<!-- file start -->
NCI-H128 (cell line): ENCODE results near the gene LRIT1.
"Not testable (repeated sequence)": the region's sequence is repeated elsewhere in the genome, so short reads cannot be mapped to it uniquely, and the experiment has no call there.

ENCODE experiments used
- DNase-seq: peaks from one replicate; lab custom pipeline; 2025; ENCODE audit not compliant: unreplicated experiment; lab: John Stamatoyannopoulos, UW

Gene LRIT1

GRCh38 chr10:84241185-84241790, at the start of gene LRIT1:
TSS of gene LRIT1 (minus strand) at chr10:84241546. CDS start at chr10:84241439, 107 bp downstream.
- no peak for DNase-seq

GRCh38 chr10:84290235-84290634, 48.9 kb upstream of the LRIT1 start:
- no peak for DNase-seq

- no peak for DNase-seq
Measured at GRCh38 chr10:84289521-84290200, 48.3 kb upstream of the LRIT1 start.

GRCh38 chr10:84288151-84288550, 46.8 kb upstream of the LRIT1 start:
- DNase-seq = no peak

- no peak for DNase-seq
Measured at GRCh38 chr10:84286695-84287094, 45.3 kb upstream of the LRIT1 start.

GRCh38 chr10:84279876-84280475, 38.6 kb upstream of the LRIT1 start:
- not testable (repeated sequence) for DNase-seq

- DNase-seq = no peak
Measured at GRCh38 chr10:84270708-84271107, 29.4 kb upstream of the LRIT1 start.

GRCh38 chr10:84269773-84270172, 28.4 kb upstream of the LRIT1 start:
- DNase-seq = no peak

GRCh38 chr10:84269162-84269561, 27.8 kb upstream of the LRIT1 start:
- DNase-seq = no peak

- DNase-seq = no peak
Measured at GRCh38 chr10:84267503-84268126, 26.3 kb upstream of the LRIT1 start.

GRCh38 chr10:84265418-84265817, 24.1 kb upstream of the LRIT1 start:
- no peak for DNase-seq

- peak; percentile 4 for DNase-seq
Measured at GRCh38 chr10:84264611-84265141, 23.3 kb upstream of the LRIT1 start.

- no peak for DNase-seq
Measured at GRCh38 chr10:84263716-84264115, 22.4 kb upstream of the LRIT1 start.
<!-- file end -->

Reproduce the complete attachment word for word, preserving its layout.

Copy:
NCI-H128 (cell line): ENCODE results near the gene LRIT1.
"Not testable (repeated sequence)": the region's sequence is repeated elsewhere in the genome, so short reads cannot be mapped to it uniquely, and the experiment has no call there.

ENCODE experiments used
- DNase-seq: peaks from one replicate; lab custom pipeline; 2025; ENCODE audit not compliant: unreplicated experiment; lab: John Stamatoyannopoulos, UW

Gene LRIT1

GRCh38 chr10:84241185-84241790, at the start of gene LRIT1:
TSS of gene LRIT1 (minus strand) at chr10:84241546. CDS start at chr10:84241439, 107 bp downstream.
- no peak for DNase-seq

GRCh38 chr10:84290235-84290634, 48.9 kb upstream of the LRIT1 start:
- no peak for DNase-seq

- no peak for DNase-seq
Measured at GRCh38 chr10:84289521-84290200, 48.3 kb upstream of the LRIT1 start.

GRCh38 chr10:84288151-84288550, 46.8 kb upstream of the LRIT1 start:
- DNase-seq = no peak

- no peak for DNase-seq
Measured at GRCh38 chr10:84286695-84287094, 45.3 kb upstream of the LRIT1 start.

GRCh38 chr10:84279876-84280475, 38.6 kb upstream of the LRIT1 start:
- not testable (repeated sequence) for DNase-seq

- DNase-seq = no peak
Measured at GRCh38 chr10:84270708-84271107, 29.4 kb upstream of the LRIT1 start.

GRCh38 chr10:84269773-84270172, 28.4 kb upstream of the LRIT1 start:
- DNase-seq = no peak

GRCh38 chr10:84269162-84269561, 27.8 kb upstream of the LRIT1 start:
- DNase-seq = no peak

- DNase-seq = no peak
Measured at GRCh38 chr10:84267503-84268126, 26.3 kb upstream of the LRIT1 start.

GRCh38 chr10:84265418-84265817, 24.1 kb upstream of the LRIT1 start:
- no peak for DNase-seq

- peak; percentile 4 for DNase-seq
Measured at GRCh38 chr10:84264611-84265141, 23.3 kb upstream of the LRIT1 start.

- no peak for DNase-seq
Measured at GRCh38 chr10:84263716-84264115, 22.4 kb upstream of the LRIT1 start.